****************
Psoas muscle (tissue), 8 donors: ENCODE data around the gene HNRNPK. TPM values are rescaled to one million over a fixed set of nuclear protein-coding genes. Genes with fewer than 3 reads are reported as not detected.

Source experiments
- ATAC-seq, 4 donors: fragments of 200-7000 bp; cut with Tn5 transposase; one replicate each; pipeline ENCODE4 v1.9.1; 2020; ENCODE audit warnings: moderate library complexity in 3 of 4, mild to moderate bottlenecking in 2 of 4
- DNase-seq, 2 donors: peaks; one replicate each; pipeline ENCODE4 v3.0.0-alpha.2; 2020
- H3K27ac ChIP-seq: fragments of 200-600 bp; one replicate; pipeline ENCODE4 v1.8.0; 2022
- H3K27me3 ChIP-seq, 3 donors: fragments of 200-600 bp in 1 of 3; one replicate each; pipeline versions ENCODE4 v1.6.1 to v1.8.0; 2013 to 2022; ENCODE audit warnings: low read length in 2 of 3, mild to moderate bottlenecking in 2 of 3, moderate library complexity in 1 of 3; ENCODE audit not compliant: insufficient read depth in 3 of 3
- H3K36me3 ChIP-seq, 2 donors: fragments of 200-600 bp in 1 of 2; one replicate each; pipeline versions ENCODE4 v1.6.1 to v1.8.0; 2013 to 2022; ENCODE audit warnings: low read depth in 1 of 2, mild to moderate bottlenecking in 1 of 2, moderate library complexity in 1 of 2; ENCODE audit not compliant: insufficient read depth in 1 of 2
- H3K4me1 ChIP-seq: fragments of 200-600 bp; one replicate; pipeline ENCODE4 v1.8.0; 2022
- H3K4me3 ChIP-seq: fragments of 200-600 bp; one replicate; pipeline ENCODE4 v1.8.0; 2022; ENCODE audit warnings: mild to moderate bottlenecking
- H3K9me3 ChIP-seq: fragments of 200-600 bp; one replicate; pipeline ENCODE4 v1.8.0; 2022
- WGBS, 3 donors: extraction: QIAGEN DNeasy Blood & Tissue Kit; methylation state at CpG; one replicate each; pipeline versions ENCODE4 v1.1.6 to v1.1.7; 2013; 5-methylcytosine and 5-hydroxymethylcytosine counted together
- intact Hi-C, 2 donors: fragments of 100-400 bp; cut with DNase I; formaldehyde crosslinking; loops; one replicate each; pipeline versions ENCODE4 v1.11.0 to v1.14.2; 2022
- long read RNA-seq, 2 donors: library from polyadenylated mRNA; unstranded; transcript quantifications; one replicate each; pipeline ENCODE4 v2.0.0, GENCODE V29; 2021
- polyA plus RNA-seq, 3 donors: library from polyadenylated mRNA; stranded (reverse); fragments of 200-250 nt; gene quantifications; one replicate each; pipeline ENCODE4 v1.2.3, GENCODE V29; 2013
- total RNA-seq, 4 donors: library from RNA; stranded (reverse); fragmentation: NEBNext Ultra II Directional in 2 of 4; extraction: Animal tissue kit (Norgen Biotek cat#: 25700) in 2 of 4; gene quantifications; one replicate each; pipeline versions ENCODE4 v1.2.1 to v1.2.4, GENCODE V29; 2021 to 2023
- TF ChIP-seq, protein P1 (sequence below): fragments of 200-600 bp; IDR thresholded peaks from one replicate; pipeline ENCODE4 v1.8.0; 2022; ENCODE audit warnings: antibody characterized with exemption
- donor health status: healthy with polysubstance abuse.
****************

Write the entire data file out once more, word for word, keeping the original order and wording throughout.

Psoas muscle (tissue), 8 donors: ENCODE data around the gene HNRNPK. TPM values are rescaled to one million over a fixed set of nuclear protein-coding genes. Genes with fewer than 3 reads are reported as not detected.

Source experiments
- ATAC-seq, 4 donors: fragments of 200-7000 bp; cut with Tn5 transposase; one replicate each; pipeline ENCODE4 v1.9.1; 2020; ENCODE audit warnings: moderate library complexity in 3 of 4, mild to moderate bottlenecking in 2 of 4
- DNase-seq, 2 donors: peaks; one replicate each; pipeline ENCODE4 v3.0.0-alpha.2; 2020
- H3K27ac ChIP-seq: fragments of 200-600 bp; one replicate; pipeline ENCODE4 v1.8.0; 2022
- H3K27me3 ChIP-seq, 3 donors: fragments of 200-600 bp in 1 of 3; one replicate each; pipeline versions ENCODE4 v1.6.1 to v1.8.0; 2013 to 2022; ENCODE audit warnings: low read length in 2 of 3, mild to moderate bottlenecking in 2 of 3, moderate library complexity in 1 of 3; ENCODE audit not compliant: insufficient read depth in 3 of 3
- H3K36me3 ChIP-seq, 2 donors: fragments of 200-600 bp in 1 of 2; one replicate each; pipeline versions ENCODE4 v1.6.1 to v1.8.0; 2013 to 2022; ENCODE audit warnings: low read depth in 1 of 2, mild to moderate bottlenecking in 1 of 2, moderate library complexity in 1 of 2; ENCODE audit not compliant: insufficient read depth in 1 of 2
- H3K4me1 ChIP-seq: fragments of 200-600 bp; one replicate; pipeline ENCODE4 v1.8.0; 2022
- H3K4me3 ChIP-seq: fragments of 200-600 bp; one replicate; pipeline ENCODE4 v1.8.0; 2022; ENCODE audit warnings: mild to moderate bottlenecking
- H3K9me3 ChIP-seq: fragments of 200-600 bp; one replicate; pipeline ENCODE4 v1.8.0; 2022
- WGBS, 3 donors: extraction: QIAGEN DNeasy Blood & Tissue Kit; methylation state at CpG; one replicate each; pipeline versions ENCODE4 v1.1.6 to v1.1.7; 2013; 5-methylcytosine and 5-hydroxymethylcytosine counted together
- intact Hi-C, 2 donors: fragments of 100-400 bp; cut with DNase I; formaldehyde crosslinking; loops; one replicate each; pipeline versions ENCODE4 v1.11.0 to v1.14.2; 2022
- long read RNA-seq, 2 donors: library from polyadenylated mRNA; unstranded; transcript quantifications; one replicate each; pipeline ENCODE4 v2.0.0, GENCODE V29; 2021
- polyA plus RNA-seq, 3 donors: library from polyadenylated mRNA; stranded (reverse); fragments of 200-250 nt; gene quantifications; one replicate each; pipeline ENCODE4 v1.2.3, GENCODE V29; 2013
- total RNA-seq, 4 donors: library from RNA; stranded (reverse); fragmentation: NEBNext Ultra II Directional in 2 of 4; extraction: Animal tissue kit (Norgen Biotek cat#: 25700) in 2 of 4; gene quantifications; one replicate each; pipeline versions ENCODE4 v1.2.1 to v1.2.4, GENCODE V29; 2021 to 2023
- TF ChIP-seq, protein P1 (sequence below): fragments of 200-600 bp; IDR thresholded peaks from one replicate; pipeline ENCODE4 v1.8.0; 2022; ENCODE audit warnings: antibody characterized with exemption
- donor health status: healthy with polysubstance abuse.